Welcome to my blog

I have created this site in order to provide performers, listeners and composers with a description of a composer's experiences with the creative process. The posts will provide discussions of the inspirations, challenges, and successes of a composer from the inception of the piece to the culmination in performance. I will provide a link to where you can see and hear the works in progress. Comments and questions are always welcomed. They will not posted unless you grant me permission.

Sunday, May 29, 2011

Cycle of the Spheres Movement 2

For the second movement, "Ashes to Ashes", I used the same two pentatonic scales for consistency of harmonic language, but I did not use these scales in a polytonal manner like in the first movement. Since I was looking for a much more mellow sound, there is a larger emphasis on harmony in this movement.  To create the tonal interest, I would often slide step from one pentatonic scale to the other. I also was looking for other ways to create tonal interest and found myself attracted to a transposition of the CDEAG pentatonic scale to the FAGCD pentatonic scale. This simple transposition created one new note, F instead of E, and when these scales are used in close juxtaposition, new harmony results as in measures 30 and 31. I  intend to explore this transposition and others further in the third movement.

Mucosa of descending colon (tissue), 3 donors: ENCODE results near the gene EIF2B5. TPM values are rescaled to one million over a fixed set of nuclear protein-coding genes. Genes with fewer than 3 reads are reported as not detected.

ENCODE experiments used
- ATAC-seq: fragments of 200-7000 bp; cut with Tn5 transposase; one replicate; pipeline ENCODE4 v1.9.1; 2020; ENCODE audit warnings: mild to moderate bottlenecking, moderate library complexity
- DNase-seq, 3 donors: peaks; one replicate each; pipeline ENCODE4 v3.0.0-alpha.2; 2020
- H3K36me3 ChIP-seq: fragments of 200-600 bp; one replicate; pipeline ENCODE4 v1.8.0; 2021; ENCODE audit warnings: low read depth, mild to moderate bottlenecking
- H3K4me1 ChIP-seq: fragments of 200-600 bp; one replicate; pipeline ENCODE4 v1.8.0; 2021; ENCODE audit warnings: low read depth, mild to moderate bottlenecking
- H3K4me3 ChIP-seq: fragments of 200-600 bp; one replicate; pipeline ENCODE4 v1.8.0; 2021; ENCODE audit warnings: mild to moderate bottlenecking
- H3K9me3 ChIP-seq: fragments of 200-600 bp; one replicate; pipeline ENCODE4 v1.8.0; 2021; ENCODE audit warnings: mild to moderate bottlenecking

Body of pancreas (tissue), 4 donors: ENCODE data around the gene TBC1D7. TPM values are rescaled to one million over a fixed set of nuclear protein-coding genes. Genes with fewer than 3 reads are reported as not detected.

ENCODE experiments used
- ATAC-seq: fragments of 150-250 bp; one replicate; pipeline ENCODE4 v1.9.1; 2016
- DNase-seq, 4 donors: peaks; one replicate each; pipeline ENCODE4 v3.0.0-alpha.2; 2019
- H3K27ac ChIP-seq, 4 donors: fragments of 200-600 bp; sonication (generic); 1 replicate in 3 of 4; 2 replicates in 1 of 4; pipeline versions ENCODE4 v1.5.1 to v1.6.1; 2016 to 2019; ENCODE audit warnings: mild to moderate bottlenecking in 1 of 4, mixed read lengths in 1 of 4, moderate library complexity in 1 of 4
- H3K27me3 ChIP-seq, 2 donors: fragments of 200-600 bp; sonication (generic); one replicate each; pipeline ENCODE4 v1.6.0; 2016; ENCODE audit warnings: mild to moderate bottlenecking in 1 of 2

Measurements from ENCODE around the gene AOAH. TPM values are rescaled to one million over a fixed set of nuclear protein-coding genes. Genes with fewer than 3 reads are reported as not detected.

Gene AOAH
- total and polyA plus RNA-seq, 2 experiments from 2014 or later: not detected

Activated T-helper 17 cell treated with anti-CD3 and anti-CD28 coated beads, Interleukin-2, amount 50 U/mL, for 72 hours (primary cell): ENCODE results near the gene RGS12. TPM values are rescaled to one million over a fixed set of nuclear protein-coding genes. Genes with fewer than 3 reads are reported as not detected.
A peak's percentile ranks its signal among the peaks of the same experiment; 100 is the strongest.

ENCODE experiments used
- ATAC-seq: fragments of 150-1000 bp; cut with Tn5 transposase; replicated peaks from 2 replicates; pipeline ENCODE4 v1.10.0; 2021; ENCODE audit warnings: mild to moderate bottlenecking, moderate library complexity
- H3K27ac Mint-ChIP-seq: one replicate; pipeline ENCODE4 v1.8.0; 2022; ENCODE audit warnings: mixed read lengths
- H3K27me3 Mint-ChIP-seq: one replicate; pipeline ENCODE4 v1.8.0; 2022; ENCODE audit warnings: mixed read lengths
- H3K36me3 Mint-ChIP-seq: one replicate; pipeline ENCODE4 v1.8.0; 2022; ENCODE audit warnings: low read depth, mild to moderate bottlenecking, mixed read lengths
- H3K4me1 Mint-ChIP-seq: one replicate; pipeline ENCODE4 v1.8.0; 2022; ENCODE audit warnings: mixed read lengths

The percussion colors I chose are ocean drum, triangle and tom-toms. The tom-toms are only used in measures 26 and 28, at the climax of this movement. They serve as a prelude to the last movement where they will play a larger role. My intent is to have them sound like Haiku drums.

I also found myself attracted to passages of even eighth notes in this movement. The evenness of the rhythms give the movement a meditative quality.

The form of this movement is ABCC'A' and the sections correspond with the rehearsal numbers. The opening and ending sections are mournful with the B and C sections expressing hope.

To see and hear what I have discussed, go to http://www.cooppress.net/cycle_of_the_spheres_blog.html. You will be viewing the playback file which is a transposed score, but has notation inaccuracies to accomplish a more realistic playback.The playback also uses MIDI instruments on your computer that has a different balance and playback than the sampled sounds of the software. For the most accurate playback, listen to the mp3 file.

As always, your comments are appreciated.

Dr. B

Sunday, May 22, 2011

Cycle of the Spheres Movement I

This was an intense movement to compose and I had to work at it in short spurts as I found it mentally and emotionally draining. However, I am pleased with the results and I feel that it conveys the horror of living through an earthquake and a tsunami.

I was also dealing with several playback issues that needed to be resolved. The Sibelius software's playback is quite good for traditional notation, but lacking for special effects. There may be solutions that I am not aware of, but I'd rather spend my time composing than researching these solutions. I rely on my inner hearing and I hope my readers can do the same.